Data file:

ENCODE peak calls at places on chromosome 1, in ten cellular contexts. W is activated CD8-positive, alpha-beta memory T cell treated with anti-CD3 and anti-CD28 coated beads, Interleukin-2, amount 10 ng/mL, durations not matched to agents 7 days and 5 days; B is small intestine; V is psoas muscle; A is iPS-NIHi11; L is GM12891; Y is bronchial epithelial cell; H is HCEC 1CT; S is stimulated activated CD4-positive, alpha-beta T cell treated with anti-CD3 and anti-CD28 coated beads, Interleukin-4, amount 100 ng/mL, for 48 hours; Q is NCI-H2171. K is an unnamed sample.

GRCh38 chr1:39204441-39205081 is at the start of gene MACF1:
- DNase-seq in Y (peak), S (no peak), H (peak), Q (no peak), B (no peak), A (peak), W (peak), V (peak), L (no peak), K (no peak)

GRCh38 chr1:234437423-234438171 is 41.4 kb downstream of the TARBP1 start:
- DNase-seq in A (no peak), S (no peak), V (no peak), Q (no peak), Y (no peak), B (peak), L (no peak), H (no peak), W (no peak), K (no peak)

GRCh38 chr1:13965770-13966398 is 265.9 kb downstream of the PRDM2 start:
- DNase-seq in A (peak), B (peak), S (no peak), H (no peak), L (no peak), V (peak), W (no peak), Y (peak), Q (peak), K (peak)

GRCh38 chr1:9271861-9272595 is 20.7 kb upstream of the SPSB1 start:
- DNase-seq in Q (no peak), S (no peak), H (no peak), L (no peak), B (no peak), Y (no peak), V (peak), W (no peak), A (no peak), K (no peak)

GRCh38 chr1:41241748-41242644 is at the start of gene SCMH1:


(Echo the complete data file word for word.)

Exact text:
ENCODE peak calls at places on chromosome 1, in ten cellular contexts. W is activated CD8-positive, alpha-beta memory T cell treated with anti-CD3 and anti-CD28 coated beads, Interleukin-2, amount 10 ng/mL, durations not matched to agents 7 days and 5 days; B is small intestine; V is psoas muscle; A is iPS-NIHi11; L is GM12891; Y is bronchial epithelial cell; H is HCEC 1CT; S is stimulated activated CD4-positive, alpha-beta T cell treated with anti-CD3 and anti-CD28 coated beads, Interleukin-4, amount 100 ng/mL, for 48 hours; Q is NCI-H2171. K is an unnamed sample.

GRCh38 chr1:39204441-39205081 is at the start of gene MACF1:
- DNase-seq in Y (peak), S (no peak), H (peak), Q (no peak), B (no peak), A (peak), W (peak), V (peak), L (no peak), K (no peak)

GRCh38 chr1:234437423-234438171 is 41.4 kb downstream of the TARBP1 start:
- DNase-seq in A (no peak), S (no peak), V (no peak), Q (no peak), Y (no peak), B (peak), L (no peak), H (no peak), W (no peak), K (no peak)

GRCh38 chr1:13965770-13966398 is 265.9 kb downstream of the PRDM2 start:
- DNase-seq in A (peak), B (peak), S (no peak), H (no peak), L (no peak), V (peak), W (no peak), Y (peak), Q (peak), K (peak)

GRCh38 chr1:9271861-9272595 is 20.7 kb upstream of the SPSB1 start:
- DNase-seq in Q (no peak), S (no peak), H (no peak), L (no peak), B (no peak), Y (no peak), V (peak), W (no peak), A (no peak), K (no peak)

GRCh38 chr1:41241748-41242644 is at the start of gene SCMH1: